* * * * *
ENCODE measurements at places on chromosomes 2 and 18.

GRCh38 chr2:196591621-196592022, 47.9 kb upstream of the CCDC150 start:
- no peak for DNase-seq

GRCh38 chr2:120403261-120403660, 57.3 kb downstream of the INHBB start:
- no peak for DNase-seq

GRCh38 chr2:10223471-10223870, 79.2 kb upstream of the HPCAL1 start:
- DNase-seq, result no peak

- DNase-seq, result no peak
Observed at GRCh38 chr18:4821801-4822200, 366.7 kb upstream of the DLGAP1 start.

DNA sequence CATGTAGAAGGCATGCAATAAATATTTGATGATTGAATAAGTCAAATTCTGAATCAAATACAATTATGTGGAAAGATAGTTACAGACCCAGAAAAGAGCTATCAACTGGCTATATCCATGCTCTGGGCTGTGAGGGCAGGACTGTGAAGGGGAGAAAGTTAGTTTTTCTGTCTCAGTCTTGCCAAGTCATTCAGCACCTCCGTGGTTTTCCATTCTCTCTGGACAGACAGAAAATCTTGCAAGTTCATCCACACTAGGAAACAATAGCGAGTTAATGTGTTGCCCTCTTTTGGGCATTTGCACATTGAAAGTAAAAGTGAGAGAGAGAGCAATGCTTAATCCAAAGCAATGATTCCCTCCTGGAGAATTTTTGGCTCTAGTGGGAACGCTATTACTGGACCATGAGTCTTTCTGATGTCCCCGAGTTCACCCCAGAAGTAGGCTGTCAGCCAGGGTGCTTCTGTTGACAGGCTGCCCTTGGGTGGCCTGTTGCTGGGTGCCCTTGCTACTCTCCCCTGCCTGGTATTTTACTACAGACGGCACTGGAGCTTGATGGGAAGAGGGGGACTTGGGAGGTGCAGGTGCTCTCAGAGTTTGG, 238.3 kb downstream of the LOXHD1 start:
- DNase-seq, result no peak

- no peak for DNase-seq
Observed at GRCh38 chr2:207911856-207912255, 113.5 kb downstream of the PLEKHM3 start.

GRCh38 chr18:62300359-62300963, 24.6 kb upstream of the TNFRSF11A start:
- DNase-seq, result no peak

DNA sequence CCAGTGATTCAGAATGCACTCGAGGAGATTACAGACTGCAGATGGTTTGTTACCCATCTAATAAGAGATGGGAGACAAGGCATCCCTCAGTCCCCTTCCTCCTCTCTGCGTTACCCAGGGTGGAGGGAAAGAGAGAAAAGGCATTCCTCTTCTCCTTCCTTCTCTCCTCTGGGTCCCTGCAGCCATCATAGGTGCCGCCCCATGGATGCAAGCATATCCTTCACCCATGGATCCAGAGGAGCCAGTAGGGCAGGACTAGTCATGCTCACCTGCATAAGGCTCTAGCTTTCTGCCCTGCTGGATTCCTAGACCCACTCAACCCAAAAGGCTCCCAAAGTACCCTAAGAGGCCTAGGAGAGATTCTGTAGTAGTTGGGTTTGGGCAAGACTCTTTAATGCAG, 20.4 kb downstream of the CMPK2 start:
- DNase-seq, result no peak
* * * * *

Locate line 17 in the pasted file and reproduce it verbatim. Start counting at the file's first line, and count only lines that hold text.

- DNase-seq, result no peak